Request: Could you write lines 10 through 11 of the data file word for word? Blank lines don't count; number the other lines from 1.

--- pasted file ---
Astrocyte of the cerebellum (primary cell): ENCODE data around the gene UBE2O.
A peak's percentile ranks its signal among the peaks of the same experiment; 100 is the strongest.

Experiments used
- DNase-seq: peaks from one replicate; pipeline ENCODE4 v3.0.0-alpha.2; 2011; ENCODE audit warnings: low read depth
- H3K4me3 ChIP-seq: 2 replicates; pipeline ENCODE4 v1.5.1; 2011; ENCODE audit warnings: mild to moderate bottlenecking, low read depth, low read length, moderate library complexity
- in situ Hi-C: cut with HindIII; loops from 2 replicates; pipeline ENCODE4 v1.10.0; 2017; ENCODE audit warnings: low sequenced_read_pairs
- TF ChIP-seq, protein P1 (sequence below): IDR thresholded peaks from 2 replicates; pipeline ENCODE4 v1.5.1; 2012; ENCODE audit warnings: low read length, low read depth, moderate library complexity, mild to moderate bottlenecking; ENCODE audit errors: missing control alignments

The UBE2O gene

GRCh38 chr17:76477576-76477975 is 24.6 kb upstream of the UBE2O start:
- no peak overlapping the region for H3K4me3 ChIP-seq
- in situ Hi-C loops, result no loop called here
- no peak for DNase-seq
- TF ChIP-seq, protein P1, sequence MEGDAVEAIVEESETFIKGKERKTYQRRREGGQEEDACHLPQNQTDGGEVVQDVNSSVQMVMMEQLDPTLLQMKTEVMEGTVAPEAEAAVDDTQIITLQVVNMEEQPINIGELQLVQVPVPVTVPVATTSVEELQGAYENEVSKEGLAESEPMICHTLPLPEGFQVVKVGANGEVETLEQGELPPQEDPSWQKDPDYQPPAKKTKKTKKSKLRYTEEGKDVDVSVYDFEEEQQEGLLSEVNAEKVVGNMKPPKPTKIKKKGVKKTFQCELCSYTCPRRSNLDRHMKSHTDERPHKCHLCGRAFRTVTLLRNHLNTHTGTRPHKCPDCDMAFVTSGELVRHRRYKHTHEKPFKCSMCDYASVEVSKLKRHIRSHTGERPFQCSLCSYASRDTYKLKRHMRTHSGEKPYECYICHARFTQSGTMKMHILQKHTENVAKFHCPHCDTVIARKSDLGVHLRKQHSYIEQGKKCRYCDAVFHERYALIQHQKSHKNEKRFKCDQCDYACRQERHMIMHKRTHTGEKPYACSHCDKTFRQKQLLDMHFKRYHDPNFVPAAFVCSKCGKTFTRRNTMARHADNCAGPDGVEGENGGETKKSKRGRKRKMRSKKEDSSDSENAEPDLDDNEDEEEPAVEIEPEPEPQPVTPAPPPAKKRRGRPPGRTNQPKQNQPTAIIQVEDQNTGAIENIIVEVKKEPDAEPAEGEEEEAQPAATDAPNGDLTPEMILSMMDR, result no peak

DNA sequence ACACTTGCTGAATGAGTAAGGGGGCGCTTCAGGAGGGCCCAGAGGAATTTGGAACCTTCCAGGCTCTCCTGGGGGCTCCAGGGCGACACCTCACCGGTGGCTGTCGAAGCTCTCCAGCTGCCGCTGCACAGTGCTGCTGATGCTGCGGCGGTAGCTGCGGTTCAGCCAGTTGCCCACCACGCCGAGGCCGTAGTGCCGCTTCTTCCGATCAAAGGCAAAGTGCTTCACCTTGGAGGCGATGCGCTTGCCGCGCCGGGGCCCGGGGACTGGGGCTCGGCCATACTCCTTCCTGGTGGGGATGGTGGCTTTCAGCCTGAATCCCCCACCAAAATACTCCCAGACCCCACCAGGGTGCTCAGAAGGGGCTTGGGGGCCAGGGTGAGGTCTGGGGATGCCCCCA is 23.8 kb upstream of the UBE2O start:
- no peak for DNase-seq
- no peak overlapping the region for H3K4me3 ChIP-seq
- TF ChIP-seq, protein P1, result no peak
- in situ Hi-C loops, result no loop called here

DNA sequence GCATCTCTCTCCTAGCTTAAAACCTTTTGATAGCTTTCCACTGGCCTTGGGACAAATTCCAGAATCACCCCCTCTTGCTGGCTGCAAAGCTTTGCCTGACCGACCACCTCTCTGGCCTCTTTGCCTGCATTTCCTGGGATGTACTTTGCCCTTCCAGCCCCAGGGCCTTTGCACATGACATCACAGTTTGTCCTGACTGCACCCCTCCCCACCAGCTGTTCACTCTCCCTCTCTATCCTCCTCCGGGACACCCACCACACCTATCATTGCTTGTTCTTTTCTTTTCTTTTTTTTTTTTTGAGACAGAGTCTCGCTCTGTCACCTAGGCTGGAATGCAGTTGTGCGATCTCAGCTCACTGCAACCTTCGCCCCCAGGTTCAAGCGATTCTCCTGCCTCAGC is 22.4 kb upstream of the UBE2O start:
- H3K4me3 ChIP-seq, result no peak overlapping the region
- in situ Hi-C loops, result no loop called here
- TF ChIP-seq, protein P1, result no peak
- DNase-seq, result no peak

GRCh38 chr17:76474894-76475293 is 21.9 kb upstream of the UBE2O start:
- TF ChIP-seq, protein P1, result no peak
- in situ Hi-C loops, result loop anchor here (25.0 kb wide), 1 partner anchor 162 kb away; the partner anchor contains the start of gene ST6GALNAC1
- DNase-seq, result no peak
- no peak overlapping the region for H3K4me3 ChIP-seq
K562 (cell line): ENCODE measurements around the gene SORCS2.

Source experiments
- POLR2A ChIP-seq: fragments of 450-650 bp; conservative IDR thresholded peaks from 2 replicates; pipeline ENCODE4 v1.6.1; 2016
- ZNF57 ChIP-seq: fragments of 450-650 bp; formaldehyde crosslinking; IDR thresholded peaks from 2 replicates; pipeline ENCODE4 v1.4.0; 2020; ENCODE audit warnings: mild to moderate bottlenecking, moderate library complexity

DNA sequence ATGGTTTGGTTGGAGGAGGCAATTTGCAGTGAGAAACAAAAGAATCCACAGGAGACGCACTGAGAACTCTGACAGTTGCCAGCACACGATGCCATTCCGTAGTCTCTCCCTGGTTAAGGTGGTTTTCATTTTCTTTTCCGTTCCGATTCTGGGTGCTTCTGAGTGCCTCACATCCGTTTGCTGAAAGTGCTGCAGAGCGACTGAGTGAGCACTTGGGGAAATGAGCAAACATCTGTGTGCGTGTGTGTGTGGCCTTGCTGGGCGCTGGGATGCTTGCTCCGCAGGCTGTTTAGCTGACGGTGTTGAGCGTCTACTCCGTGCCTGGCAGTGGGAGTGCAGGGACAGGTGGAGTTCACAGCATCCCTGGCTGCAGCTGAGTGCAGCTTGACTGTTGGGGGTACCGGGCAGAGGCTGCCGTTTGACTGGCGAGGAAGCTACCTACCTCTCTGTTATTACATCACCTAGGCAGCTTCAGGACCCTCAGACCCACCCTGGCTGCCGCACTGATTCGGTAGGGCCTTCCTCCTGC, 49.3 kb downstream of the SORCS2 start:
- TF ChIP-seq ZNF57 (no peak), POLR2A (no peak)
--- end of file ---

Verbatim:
- no peak overlapping the region for H3K4me3 ChIP-seq
- in situ Hi-C loops, result no loop called here